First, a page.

The reader is also presented with the views of the most eminent Jewish writers, including Josephus, in order to show the profound reverence in which Jesus was held even by his enemies. All admit that he performed miracles, an admission which is also made by the principal Greek and Roman writers of the first five centuries after Christ. But the work must be read in order to be appreciated; nor must it be supposed that it is intended exclusively for the young. Indeed, there are passages in it which none but those who are well educated can thoroughly understand. This is true of the "Critical Notes," which contain quotations in Greek and Latin, as well as in French and German, and which are taken from the works of various writers, both Catholic and Protestant, the laudable object of the author being not to glorify any sect, but to prove that Jesus was really the Son of God.

Communication from the Governor, transmitting the Annual Report of the Board of Commissioners of the Metropolitan Police; transmitted to the Legislature, January 9, 1865.

THE contents of this pamphlet are much more interesting than its title would imply. The commissioners do not make elaborate statements, but they present us startling and instructive facts; indeed, there are materials for an octavo volume in this slender brochure. Without such information as it embraces, no one can understand the science of government. No general description of New York and its inhabitants, however graphically and elegantly written, could give a more truthful and striking picture of our moral, religious, and social position than this report.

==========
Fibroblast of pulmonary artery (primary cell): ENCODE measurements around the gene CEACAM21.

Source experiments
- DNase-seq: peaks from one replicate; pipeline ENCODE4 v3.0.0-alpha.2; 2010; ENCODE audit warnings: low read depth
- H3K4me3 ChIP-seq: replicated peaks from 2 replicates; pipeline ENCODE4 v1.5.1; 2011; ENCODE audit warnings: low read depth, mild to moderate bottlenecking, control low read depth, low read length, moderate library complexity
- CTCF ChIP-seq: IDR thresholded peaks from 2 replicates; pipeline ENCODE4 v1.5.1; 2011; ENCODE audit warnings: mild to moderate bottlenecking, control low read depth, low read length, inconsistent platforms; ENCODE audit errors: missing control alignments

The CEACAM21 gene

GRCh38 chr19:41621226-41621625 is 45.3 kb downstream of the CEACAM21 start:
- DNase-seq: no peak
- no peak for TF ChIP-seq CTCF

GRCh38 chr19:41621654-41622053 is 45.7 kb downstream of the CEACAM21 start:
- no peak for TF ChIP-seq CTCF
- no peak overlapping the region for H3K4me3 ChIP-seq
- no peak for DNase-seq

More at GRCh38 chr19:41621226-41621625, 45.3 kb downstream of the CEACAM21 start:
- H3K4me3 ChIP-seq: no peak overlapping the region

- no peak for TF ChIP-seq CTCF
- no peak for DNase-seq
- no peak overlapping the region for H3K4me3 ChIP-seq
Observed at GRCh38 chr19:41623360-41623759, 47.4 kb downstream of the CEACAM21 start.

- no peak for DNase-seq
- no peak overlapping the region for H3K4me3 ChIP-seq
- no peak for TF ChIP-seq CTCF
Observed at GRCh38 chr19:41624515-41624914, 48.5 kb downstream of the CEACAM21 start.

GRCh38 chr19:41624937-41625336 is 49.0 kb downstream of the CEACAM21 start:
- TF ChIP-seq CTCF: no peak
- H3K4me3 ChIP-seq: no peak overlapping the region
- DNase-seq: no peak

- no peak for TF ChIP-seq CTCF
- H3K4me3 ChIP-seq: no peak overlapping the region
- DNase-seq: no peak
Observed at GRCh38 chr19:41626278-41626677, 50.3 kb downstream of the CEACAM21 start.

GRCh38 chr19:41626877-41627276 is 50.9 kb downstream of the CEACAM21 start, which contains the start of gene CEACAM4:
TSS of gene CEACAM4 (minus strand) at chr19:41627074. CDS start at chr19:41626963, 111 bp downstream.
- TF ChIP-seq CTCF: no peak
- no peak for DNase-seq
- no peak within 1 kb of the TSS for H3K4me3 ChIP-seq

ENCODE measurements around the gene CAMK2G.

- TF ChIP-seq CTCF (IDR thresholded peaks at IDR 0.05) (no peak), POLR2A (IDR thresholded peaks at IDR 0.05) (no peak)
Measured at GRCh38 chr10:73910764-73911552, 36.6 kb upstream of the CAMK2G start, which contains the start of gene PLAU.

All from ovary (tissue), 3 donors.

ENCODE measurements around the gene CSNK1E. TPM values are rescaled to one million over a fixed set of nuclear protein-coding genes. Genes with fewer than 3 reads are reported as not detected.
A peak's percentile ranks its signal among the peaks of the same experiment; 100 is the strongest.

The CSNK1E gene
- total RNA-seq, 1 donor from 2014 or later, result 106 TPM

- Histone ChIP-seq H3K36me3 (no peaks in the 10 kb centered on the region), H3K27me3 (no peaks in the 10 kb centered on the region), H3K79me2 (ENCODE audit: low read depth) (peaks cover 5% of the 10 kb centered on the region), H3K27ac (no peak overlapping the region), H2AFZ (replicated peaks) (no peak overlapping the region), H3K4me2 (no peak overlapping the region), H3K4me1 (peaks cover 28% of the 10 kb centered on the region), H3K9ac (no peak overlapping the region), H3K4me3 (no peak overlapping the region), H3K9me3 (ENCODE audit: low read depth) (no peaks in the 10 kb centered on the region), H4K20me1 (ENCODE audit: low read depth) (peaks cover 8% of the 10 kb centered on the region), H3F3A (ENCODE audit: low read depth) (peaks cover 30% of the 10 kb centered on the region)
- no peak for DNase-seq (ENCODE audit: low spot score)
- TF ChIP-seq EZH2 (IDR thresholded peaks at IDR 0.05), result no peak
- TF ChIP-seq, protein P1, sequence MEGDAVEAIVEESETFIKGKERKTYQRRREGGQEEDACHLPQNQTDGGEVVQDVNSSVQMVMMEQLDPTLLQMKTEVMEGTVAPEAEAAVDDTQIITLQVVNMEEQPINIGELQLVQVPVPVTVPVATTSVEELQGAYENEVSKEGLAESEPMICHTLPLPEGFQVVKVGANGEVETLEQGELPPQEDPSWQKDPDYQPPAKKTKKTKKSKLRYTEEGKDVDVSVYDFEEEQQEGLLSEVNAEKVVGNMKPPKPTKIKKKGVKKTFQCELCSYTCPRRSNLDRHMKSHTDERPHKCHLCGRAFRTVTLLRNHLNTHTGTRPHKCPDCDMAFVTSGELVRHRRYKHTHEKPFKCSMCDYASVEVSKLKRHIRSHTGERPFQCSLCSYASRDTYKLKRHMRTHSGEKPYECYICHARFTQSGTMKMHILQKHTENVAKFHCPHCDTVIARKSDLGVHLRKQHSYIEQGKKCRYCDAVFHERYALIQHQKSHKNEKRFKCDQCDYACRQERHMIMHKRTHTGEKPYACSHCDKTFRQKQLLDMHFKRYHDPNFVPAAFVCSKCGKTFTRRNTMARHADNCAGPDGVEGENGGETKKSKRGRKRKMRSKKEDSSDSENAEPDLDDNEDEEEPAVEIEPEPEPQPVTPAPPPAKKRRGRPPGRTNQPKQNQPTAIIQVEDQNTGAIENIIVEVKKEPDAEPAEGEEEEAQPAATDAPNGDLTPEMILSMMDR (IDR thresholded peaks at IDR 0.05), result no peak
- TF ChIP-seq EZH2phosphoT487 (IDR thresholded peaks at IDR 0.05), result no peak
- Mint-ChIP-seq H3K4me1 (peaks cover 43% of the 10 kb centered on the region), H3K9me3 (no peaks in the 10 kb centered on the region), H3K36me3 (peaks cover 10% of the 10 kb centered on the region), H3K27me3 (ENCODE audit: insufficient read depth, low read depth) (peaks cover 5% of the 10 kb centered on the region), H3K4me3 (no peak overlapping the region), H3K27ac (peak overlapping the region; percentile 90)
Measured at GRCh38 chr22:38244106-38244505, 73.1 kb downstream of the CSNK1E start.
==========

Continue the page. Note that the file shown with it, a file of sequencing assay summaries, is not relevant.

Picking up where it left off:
But in order that it may serve this purpose, it must be read thoughtfully; the results must be traced to their causes. The moralist or legislator who has no idea of repressing crime, save by punishment, is one only in name; nor can any one be called a philanthropist who will not take the trouble to enquire whether the votary of crime or vice has not been exposed to influences of which his worst acts may be regarded as the natural results. We trust we need hardly say we do not mean that this would justify him; but it would disarm the resentment which it is natural we should feel against those who injure us without cause, and consequently secure to the culprit a dispassionate sentence.

Yet we would have the enquiry made more with a view to the future than to the past; more for prevention than cure; bearing in mind that the chief brutalizers of the human race are ignorance and poverty, and that in general the latter is consequent on the former. But let us hear what is the experience of those who know our people best; for it seems to us that they relate it candidly and impartially. Did we see any reason for the contrary opinion, we should take no notice of their report, for it is but rarely, if ever, that any useful lesson is learned from prejudice and